In 2008, we saw an historic election. Many, including myself, thought that we were turning a corner, entering a new era, ... pick your metaphor.
That didn't happen exactly. In 2010, after vicious obstruction, with the help of a ton of outside money and a vacuous mainstream media, the Republicans took back the House.
The big difference was turnout. When Barack was on the ticket, Democrats voted in hordes. When he wasn't ... not so much.
We just saw a wonderful outcome with Barack again (and for the last time). The turnout shocked the Republican pundits.
But what about 2014? Will we backslide again? If history is an indicator, the answer is yes. The batshit crazy Republican base will always show up. But the democratic coalition of the young, black, latino and women may not be as committed as they were on Tuesday. And the house will remain Republican for the second half of Barack's second term.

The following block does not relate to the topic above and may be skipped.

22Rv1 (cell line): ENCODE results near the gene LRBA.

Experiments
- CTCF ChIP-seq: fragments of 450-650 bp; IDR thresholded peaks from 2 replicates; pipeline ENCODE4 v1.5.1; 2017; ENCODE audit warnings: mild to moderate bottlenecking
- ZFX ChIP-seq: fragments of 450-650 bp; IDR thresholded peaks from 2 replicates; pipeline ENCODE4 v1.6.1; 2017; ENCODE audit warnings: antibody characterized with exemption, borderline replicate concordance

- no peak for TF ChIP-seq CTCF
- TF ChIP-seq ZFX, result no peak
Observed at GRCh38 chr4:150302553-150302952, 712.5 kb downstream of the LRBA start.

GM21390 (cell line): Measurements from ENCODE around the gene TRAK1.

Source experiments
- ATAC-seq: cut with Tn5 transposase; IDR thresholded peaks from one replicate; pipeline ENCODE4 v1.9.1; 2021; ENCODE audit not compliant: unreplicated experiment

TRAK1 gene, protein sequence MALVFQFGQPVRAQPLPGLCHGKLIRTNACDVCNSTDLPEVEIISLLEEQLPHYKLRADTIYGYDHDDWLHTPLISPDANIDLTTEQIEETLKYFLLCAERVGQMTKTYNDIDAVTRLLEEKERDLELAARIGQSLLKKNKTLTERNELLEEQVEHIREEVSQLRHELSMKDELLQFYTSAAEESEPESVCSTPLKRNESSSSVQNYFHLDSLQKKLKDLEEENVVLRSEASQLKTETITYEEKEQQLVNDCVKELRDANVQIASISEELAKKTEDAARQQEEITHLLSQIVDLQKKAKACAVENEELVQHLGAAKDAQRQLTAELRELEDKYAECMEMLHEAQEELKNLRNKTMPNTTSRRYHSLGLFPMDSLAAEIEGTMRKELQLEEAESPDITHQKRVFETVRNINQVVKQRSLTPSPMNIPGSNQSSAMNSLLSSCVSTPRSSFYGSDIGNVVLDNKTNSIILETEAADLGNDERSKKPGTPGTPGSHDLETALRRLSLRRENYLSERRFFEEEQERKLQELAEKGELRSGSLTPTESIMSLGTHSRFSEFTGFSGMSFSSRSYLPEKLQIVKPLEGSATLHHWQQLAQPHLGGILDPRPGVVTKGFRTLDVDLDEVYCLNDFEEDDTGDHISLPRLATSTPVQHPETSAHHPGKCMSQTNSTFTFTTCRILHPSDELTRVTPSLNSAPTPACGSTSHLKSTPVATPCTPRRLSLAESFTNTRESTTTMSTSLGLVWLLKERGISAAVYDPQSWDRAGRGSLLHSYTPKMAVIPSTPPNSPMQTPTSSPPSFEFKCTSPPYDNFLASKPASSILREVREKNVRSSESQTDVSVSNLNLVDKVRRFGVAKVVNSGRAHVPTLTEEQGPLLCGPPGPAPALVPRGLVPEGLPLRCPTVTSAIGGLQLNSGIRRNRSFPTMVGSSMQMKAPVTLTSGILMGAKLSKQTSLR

unless ... see over the squiggly
I found a blog article on Democratic Underground that hints at a simple solution to the Democratic midterm intensity problem.
The author, John Walker, shows that the youth vote (generally the biggest election wild-card) was much higher in states where marijuana legalization was on the ballot.
In seven battleground states where it wasn't on the ballot, the typical increase in youth vote over 2008 was 1-2%. In the three states where some sort of marijuana legalization was on the ballot, the youth vote jumped between 5 and 12% over 2008.
So here's the plan:
Democrats or democratic surrogates should make sure that some flavor of pot legalization is placed on every ballot in 2014.
Many (perhaps most) initiatives will lose. But young people will come out to vote, and if they know that Democrats are offering at least some moral support, they will vote for Democrats. In much larger numbers.
Who knows, perhaps more of these initiatives will win that I expect.
Just at thought.